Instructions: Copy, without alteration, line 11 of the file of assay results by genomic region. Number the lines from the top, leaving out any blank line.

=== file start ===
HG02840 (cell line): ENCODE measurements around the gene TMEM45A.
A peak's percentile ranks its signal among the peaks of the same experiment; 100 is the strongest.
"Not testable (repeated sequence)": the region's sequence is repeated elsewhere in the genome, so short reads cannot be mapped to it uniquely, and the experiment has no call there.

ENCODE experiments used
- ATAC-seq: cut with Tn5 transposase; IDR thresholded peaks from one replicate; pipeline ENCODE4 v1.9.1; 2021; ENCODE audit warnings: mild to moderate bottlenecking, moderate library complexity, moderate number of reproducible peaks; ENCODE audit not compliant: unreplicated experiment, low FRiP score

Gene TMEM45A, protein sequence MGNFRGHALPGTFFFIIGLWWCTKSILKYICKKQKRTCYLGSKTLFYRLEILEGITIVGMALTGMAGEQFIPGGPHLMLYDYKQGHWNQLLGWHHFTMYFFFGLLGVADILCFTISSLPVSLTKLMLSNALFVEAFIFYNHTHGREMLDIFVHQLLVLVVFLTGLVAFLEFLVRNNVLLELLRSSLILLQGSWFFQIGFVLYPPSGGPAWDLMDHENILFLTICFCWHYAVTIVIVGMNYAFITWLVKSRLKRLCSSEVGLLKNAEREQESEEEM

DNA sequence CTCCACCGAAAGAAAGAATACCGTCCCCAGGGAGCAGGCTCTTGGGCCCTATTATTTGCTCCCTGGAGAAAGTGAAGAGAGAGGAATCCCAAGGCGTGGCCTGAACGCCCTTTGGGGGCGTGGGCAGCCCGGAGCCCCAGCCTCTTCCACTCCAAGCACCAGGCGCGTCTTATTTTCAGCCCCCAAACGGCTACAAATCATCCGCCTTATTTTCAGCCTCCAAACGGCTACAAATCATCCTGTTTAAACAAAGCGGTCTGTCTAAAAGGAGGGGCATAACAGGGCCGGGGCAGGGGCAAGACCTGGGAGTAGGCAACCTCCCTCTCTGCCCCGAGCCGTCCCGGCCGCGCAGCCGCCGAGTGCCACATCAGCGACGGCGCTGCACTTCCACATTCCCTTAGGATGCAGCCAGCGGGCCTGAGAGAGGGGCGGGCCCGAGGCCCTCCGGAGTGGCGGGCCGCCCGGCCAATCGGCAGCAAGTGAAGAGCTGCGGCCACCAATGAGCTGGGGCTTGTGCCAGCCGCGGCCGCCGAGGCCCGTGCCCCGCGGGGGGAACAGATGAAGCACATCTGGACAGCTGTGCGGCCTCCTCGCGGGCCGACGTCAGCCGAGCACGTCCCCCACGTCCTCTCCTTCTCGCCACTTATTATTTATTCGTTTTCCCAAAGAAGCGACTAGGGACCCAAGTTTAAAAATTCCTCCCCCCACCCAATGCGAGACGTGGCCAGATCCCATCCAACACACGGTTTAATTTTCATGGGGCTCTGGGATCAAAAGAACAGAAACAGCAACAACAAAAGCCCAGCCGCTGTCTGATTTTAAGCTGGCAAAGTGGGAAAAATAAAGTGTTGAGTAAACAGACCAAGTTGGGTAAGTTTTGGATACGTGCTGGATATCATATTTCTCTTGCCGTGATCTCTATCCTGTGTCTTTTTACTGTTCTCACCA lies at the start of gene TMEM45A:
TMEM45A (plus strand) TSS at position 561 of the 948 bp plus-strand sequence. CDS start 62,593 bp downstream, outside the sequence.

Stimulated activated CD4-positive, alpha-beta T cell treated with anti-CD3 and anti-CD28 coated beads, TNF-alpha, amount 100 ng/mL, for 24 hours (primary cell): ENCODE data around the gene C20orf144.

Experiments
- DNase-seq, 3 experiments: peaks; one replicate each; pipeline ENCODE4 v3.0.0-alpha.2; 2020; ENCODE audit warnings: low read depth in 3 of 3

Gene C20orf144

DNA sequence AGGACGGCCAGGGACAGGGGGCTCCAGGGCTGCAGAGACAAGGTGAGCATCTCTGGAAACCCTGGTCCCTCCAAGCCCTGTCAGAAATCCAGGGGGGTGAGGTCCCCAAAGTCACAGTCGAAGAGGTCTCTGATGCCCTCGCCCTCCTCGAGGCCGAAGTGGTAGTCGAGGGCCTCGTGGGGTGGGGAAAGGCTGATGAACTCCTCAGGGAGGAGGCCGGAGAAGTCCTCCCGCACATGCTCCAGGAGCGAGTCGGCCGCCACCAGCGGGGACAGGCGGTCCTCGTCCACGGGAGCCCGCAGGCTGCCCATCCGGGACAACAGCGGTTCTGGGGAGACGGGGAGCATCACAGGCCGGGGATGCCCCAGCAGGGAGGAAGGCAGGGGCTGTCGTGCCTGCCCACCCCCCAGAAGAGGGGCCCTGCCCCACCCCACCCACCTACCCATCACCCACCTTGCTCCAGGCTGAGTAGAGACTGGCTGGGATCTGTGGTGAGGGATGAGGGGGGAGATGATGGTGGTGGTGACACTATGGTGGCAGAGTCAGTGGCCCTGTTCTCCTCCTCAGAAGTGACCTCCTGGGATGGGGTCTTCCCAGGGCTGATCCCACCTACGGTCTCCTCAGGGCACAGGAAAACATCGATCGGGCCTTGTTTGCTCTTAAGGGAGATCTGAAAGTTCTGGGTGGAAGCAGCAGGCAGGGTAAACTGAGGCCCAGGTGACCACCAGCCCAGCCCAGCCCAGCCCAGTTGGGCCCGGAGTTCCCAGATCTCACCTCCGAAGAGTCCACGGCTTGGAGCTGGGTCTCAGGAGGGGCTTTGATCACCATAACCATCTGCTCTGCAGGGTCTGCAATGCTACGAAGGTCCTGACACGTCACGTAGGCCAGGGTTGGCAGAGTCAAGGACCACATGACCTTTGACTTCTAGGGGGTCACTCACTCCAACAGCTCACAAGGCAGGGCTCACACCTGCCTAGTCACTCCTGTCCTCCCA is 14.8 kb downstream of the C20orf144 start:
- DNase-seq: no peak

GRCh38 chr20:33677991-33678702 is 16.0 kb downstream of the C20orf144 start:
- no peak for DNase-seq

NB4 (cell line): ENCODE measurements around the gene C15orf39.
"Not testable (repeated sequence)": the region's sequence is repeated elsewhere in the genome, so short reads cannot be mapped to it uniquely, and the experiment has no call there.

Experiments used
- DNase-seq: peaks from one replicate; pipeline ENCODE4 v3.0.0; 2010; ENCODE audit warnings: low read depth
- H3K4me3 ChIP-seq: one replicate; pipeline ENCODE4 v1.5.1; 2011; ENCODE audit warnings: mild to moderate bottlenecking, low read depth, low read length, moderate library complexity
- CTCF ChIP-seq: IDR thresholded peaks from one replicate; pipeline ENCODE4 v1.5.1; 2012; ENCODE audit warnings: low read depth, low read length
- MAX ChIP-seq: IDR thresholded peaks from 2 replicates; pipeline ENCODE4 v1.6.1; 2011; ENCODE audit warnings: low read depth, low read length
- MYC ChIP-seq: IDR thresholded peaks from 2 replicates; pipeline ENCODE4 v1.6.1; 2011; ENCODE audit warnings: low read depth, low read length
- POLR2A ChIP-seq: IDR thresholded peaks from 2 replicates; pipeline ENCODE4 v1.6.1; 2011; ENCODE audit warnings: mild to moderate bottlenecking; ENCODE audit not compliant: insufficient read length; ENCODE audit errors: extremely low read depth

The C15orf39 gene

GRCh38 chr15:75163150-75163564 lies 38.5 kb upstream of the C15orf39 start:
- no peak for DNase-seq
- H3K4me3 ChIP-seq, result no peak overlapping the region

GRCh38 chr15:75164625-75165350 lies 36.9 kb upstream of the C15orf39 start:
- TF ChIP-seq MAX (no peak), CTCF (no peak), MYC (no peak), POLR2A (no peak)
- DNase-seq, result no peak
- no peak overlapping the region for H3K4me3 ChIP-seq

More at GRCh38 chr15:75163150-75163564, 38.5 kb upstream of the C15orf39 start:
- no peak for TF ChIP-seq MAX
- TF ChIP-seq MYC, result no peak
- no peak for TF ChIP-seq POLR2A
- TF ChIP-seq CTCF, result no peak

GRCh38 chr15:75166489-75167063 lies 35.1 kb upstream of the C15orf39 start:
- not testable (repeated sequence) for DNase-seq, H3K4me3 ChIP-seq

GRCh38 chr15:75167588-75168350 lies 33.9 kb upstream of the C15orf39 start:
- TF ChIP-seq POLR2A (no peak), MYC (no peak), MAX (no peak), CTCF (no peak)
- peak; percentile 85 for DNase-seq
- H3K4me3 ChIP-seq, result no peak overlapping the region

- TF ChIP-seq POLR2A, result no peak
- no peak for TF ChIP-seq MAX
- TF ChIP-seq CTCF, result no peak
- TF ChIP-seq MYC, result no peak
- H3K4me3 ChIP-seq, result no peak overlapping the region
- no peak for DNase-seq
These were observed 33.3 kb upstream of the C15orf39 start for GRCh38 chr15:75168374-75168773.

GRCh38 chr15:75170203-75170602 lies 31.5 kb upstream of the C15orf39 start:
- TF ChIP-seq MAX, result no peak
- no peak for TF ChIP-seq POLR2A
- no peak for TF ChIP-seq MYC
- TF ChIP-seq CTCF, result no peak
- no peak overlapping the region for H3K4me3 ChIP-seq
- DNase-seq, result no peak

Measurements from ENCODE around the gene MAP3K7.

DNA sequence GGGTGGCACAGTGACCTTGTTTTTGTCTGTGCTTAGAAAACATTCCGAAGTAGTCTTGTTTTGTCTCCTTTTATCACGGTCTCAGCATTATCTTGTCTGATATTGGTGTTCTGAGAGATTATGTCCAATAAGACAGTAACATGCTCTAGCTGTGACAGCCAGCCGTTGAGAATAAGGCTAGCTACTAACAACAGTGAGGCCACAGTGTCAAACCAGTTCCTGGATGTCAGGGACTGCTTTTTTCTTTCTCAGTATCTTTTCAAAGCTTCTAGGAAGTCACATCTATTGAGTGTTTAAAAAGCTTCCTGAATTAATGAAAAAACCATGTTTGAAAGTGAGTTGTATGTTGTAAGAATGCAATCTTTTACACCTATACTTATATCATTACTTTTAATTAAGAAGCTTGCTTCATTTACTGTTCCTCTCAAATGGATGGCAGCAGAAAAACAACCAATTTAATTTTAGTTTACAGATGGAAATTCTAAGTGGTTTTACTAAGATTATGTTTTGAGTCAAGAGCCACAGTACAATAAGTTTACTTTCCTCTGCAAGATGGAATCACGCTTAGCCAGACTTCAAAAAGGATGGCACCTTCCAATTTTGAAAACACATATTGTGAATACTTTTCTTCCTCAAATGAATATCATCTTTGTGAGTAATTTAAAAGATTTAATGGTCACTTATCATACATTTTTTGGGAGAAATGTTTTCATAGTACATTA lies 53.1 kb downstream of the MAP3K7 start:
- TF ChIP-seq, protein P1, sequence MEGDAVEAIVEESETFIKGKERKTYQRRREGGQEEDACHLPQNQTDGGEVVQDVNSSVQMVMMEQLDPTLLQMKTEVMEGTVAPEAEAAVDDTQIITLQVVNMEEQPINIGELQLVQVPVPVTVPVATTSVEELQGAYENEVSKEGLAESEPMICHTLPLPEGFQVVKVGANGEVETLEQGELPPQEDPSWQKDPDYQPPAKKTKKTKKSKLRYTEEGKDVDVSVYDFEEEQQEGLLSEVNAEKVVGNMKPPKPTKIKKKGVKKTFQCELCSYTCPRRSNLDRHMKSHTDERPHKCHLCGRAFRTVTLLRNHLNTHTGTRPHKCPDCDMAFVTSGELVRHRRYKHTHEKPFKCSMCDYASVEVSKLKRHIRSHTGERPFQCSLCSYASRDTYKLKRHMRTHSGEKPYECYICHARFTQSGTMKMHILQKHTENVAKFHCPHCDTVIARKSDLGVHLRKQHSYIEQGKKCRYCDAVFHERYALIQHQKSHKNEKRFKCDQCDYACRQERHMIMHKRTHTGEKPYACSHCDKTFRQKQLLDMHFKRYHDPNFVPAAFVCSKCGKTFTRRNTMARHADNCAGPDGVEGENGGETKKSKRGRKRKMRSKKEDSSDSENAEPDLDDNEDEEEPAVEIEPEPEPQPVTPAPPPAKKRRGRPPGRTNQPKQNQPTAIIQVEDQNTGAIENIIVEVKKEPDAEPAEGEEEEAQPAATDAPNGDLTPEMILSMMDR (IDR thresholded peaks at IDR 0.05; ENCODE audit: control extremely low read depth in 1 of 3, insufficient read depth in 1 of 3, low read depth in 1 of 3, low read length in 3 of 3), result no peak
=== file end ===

- DNase-seq, 3 experiments: peaks; one replicate each; pipeline ENCODE4 v3.0.0-alpha.2; 2020; ENCODE audit warnings: low read depth in 3 of 3